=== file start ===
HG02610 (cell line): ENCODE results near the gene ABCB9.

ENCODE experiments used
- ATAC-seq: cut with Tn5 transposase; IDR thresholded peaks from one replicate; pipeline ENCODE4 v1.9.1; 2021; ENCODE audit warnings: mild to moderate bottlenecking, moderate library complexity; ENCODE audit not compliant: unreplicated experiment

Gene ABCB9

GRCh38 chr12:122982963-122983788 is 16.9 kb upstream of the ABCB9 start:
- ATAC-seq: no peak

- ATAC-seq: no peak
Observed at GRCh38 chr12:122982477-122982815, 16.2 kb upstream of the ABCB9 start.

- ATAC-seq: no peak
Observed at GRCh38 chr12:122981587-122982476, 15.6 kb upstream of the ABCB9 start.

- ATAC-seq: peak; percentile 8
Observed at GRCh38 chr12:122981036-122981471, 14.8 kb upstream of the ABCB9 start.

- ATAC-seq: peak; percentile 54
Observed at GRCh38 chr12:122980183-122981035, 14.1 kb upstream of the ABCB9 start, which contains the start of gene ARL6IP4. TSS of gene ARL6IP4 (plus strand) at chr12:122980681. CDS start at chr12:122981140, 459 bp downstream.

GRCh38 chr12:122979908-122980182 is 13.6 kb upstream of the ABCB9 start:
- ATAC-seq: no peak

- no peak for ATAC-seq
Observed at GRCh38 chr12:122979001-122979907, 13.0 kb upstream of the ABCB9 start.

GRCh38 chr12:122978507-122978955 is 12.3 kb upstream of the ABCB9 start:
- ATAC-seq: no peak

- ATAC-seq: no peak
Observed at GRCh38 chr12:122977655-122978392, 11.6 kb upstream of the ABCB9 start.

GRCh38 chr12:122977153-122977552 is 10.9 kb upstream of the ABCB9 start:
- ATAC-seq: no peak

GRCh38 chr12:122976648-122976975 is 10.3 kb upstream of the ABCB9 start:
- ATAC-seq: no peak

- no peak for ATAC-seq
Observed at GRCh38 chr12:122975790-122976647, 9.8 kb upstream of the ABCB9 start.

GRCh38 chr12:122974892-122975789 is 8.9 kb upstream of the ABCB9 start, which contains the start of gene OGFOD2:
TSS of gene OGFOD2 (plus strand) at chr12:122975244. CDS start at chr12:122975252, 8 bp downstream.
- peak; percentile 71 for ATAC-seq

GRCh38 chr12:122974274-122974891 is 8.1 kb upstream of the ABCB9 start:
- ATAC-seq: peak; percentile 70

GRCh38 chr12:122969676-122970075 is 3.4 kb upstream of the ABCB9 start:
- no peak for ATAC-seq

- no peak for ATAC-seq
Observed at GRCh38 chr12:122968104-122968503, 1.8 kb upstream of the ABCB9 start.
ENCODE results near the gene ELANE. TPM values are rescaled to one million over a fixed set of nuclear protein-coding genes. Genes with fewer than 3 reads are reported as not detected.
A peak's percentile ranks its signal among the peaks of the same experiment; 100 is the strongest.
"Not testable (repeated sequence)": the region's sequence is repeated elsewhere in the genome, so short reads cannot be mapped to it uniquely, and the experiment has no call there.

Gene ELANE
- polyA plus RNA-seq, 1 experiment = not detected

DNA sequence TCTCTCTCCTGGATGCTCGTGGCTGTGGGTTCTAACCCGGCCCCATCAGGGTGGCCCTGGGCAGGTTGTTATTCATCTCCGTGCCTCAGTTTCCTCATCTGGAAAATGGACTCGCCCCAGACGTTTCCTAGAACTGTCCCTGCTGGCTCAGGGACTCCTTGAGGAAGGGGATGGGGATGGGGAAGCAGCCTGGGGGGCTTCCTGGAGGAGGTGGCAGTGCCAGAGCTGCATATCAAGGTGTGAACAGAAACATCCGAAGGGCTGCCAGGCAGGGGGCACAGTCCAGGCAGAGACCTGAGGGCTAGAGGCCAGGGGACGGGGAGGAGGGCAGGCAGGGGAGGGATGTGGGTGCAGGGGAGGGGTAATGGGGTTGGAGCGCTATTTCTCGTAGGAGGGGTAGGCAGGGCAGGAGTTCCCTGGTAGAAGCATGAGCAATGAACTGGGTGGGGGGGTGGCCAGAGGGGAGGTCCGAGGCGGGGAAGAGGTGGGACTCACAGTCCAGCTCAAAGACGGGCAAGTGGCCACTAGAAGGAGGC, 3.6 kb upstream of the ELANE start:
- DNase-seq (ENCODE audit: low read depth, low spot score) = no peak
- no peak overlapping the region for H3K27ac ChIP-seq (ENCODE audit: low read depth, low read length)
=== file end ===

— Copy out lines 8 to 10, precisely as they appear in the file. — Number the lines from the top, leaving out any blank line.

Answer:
Observed at GRCh38 chr12:122982477-122982815, 16.2 kb upstream of the ABCB9 start.

- ATAC-seq: no peak
Observed at GRCh38 chr12:122981587-122982476, 15.6 kb upstream of the ABCB9 start.